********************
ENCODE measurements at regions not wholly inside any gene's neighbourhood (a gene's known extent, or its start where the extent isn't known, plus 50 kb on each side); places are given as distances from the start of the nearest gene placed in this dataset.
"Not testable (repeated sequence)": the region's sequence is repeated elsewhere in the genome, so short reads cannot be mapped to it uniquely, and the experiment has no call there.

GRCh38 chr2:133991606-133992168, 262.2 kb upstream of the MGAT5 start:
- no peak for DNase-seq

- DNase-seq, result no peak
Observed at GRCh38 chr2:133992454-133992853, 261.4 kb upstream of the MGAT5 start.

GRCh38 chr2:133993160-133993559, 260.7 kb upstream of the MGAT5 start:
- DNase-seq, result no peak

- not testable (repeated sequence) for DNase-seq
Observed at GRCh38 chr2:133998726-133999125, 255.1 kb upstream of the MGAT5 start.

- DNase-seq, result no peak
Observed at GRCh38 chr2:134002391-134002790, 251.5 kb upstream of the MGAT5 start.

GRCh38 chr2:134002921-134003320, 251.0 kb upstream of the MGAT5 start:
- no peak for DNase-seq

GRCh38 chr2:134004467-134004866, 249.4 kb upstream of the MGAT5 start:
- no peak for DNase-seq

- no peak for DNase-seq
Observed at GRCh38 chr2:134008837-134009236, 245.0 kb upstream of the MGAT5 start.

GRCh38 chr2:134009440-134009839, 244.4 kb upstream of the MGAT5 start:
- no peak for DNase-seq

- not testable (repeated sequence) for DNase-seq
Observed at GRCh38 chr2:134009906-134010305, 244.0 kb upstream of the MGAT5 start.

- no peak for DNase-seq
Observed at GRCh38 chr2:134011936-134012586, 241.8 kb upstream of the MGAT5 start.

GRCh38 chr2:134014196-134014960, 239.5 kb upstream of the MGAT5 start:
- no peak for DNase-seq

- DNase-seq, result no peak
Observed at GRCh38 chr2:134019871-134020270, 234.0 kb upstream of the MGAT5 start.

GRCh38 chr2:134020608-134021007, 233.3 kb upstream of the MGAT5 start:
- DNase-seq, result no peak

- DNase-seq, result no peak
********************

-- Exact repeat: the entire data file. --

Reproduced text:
ENCODE measurements at regions not wholly inside any gene's neighbourhood (a gene's known extent, or its start where the extent isn't known, plus 50 kb on each side); places are given as distances from the start of the nearest gene placed in this dataset.
"Not testable (repeated sequence)": the region's sequence is repeated elsewhere in the genome, so short reads cannot be mapped to it uniquely, and the experiment has no call there.

GRCh38 chr2:133991606-133992168, 262.2 kb upstream of the MGAT5 start:
- no peak for DNase-seq

- DNase-seq, result no peak
Observed at GRCh38 chr2:133992454-133992853, 261.4 kb upstream of the MGAT5 start.

GRCh38 chr2:133993160-133993559, 260.7 kb upstream of the MGAT5 start:
- DNase-seq, result no peak

- not testable (repeated sequence) for DNase-seq
Observed at GRCh38 chr2:133998726-133999125, 255.1 kb upstream of the MGAT5 start.

- DNase-seq, result no peak
Observed at GRCh38 chr2:134002391-134002790, 251.5 kb upstream of the MGAT5 start.

GRCh38 chr2:134002921-134003320, 251.0 kb upstream of the MGAT5 start:
- no peak for DNase-seq

GRCh38 chr2:134004467-134004866, 249.4 kb upstream of the MGAT5 start:
- no peak for DNase-seq

- no peak for DNase-seq
Observed at GRCh38 chr2:134008837-134009236, 245.0 kb upstream of the MGAT5 start.

GRCh38 chr2:134009440-134009839, 244.4 kb upstream of the MGAT5 start:
- no peak for DNase-seq

- not testable (repeated sequence) for DNase-seq
Observed at GRCh38 chr2:134009906-134010305, 244.0 kb upstream of the MGAT5 start.

- no peak for DNase-seq
Observed at GRCh38 chr2:134011936-134012586, 241.8 kb upstream of the MGAT5 start.

GRCh38 chr2:134014196-134014960, 239.5 kb upstream of the MGAT5 start:
- no peak for DNase-seq

- DNase-seq, result no peak
Observed at GRCh38 chr2:134019871-134020270, 234.0 kb upstream of the MGAT5 start.

GRCh38 chr2:134020608-134021007, 233.3 kb upstream of the MGAT5 start:
- DNase-seq, result no peak

- DNase-seq, result no peak